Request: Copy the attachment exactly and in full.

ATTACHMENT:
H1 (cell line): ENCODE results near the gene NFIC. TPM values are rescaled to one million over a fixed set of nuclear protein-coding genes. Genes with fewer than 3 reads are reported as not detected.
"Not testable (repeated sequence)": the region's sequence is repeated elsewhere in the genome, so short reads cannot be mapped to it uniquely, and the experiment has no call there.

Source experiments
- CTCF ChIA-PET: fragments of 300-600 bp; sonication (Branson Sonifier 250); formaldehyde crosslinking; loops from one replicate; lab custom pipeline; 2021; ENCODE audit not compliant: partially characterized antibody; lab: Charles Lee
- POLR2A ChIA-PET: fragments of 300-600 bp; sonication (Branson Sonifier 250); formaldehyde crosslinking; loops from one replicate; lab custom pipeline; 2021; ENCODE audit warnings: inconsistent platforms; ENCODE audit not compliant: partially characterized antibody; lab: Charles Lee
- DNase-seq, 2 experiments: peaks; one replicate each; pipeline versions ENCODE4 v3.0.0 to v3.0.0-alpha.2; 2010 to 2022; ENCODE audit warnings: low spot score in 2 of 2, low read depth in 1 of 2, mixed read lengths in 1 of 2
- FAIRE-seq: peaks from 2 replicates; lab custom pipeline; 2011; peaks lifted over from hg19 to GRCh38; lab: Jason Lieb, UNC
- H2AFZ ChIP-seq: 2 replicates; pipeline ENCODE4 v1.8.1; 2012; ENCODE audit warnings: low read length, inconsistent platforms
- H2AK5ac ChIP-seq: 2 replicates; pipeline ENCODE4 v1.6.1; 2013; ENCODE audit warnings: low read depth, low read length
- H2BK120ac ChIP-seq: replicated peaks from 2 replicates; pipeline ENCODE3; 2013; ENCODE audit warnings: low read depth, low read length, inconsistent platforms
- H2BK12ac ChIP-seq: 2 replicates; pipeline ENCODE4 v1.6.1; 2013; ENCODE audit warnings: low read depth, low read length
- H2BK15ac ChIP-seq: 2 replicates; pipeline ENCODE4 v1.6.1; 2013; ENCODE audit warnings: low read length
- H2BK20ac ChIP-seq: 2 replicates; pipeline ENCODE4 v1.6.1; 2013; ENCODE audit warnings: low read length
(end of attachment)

H1 (cell line): ENCODE results near the gene NFIC. TPM values are rescaled to one million over a fixed set of nuclear protein-coding genes. Genes with fewer than 3 reads are reported as not detected.
"Not testable (repeated sequence)": the region's sequence is repeated elsewhere in the genome, so short reads cannot be mapped to it uniquely, and the experiment has no call there.

Source experiments
- CTCF ChIA-PET: fragments of 300-600 bp; sonication (Branson Sonifier 250); formaldehyde crosslinking; loops from one replicate; lab custom pipeline; 2021; ENCODE audit not compliant: partially characterized antibody; lab: Charles Lee
- POLR2A ChIA-PET: fragments of 300-600 bp; sonication (Branson Sonifier 250); formaldehyde crosslinking; loops from one replicate; lab custom pipeline; 2021; ENCODE audit warnings: inconsistent platforms; ENCODE audit not compliant: partially characterized antibody; lab: Charles Lee
- DNase-seq, 2 experiments: peaks; one replicate each; pipeline versions ENCODE4 v3.0.0 to v3.0.0-alpha.2; 2010 to 2022; ENCODE audit warnings: low spot score in 2 of 2, low read depth in 1 of 2, mixed read lengths in 1 of 2
- FAIRE-seq: peaks from 2 replicates; lab custom pipeline; 2011; peaks lifted over from hg19 to GRCh38; lab: Jason Lieb, UNC
- H2AFZ ChIP-seq: 2 replicates; pipeline ENCODE4 v1.8.1; 2012; ENCODE audit warnings: low read length, inconsistent platforms
- H2AK5ac ChIP-seq: 2 replicates; pipeline ENCODE4 v1.6.1; 2013; ENCODE audit warnings: low read depth, low read length
- H2BK120ac ChIP-seq: replicated peaks from 2 replicates; pipeline ENCODE3; 2013; ENCODE audit warnings: low read depth, low read length, inconsistent platforms
- H2BK12ac ChIP-seq: 2 replicates; pipeline ENCODE4 v1.6.1; 2013; ENCODE audit warnings: low read depth, low read length
- H2BK15ac ChIP-seq: 2 replicates; pipeline ENCODE4 v1.6.1; 2013; ENCODE audit warnings: low read length
- H2BK20ac ChIP-seq: 2 replicates; pipeline ENCODE4 v1.6.1; 2013; ENCODE audit warnings: low read length